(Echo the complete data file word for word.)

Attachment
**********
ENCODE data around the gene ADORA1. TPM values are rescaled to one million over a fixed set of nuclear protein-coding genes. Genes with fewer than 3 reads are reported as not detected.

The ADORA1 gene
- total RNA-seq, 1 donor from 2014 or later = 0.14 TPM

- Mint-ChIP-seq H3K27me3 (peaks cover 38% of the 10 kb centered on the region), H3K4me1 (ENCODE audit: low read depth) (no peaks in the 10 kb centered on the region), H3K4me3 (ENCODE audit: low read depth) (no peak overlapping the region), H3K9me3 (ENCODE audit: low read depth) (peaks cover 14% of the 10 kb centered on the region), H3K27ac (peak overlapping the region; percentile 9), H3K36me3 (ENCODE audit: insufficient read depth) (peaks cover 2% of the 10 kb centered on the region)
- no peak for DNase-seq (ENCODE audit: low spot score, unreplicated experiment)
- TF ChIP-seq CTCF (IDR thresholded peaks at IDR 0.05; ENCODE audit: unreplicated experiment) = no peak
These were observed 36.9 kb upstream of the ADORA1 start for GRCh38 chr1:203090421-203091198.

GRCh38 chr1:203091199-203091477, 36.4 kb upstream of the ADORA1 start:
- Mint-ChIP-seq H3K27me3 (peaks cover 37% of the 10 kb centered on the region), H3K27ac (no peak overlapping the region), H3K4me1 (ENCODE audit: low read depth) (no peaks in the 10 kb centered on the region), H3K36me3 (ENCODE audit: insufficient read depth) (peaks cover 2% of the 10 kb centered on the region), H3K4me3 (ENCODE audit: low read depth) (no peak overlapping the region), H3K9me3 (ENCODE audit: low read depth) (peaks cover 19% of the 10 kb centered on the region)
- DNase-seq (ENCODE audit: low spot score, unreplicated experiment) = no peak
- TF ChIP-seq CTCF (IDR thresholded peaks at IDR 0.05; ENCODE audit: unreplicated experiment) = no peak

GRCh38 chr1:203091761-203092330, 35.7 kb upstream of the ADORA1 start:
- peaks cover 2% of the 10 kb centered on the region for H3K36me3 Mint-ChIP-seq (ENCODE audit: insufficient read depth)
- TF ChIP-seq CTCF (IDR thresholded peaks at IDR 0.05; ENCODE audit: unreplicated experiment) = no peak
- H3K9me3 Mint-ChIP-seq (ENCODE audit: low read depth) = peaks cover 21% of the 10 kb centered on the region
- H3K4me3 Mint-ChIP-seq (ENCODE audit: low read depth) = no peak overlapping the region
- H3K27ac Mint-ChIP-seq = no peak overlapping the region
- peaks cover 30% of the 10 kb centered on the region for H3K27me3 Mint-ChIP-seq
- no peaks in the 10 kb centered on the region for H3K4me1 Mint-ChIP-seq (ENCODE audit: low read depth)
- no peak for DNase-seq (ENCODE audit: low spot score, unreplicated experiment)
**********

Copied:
ENCODE data around the gene ADORA1. TPM values are rescaled to one million over a fixed set of nuclear protein-coding genes. Genes with fewer than 3 reads are reported as not detected.

The ADORA1 gene
- total RNA-seq, 1 donor from 2014 or later = 0.14 TPM

- Mint-ChIP-seq H3K27me3 (peaks cover 38% of the 10 kb centered on the region), H3K4me1 (ENCODE audit: low read depth) (no peaks in the 10 kb centered on the region), H3K4me3 (ENCODE audit: low read depth) (no peak overlapping the region), H3K9me3 (ENCODE audit: low read depth) (peaks cover 14% of the 10 kb centered on the region), H3K27ac (peak overlapping the region; percentile 9), H3K36me3 (ENCODE audit: insufficient read depth) (peaks cover 2% of the 10 kb centered on the region)
- no peak for DNase-seq (ENCODE audit: low spot score, unreplicated experiment)
- TF ChIP-seq CTCF (IDR thresholded peaks at IDR 0.05; ENCODE audit: unreplicated experiment) = no peak
These were observed 36.9 kb upstream of the ADORA1 start for GRCh38 chr1:203090421-203091198.

GRCh38 chr1:203091199-203091477, 36.4 kb upstream of the ADORA1 start:
- Mint-ChIP-seq H3K27me3 (peaks cover 37% of the 10 kb centered on the region), H3K27ac (no peak overlapping the region), H3K4me1 (ENCODE audit: low read depth) (no peaks in the 10 kb centered on the region), H3K36me3 (ENCODE audit: insufficient read depth) (peaks cover 2% of the 10 kb centered on the region), H3K4me3 (ENCODE audit: low read depth) (no peak overlapping the region), H3K9me3 (ENCODE audit: low read depth) (peaks cover 19% of the 10 kb centered on the region)
- DNase-seq (ENCODE audit: low spot score, unreplicated experiment) = no peak
- TF ChIP-seq CTCF (IDR thresholded peaks at IDR 0.05; ENCODE audit: unreplicated experiment) = no peak

GRCh38 chr1:203091761-203092330, 35.7 kb upstream of the ADORA1 start:
- peaks cover 2% of the 10 kb centered on the region for H3K36me3 Mint-ChIP-seq (ENCODE audit: insufficient read depth)
- TF ChIP-seq CTCF (IDR thresholded peaks at IDR 0.05; ENCODE audit: unreplicated experiment) = no peak
- H3K9me3 Mint-ChIP-seq (ENCODE audit: low read depth) = peaks cover 21% of the 10 kb centered on the region
- H3K4me3 Mint-ChIP-seq (ENCODE audit: low read depth) = no peak overlapping the region
- H3K27ac Mint-ChIP-seq = no peak overlapping the region
- peaks cover 30% of the 10 kb centered on the region for H3K27me3 Mint-ChIP-seq
- no peaks in the 10 kb centered on the region for H3K4me1 Mint-ChIP-seq (ENCODE audit: low read depth)
- no peak for DNase-seq (ENCODE audit: low spot score, unreplicated experiment)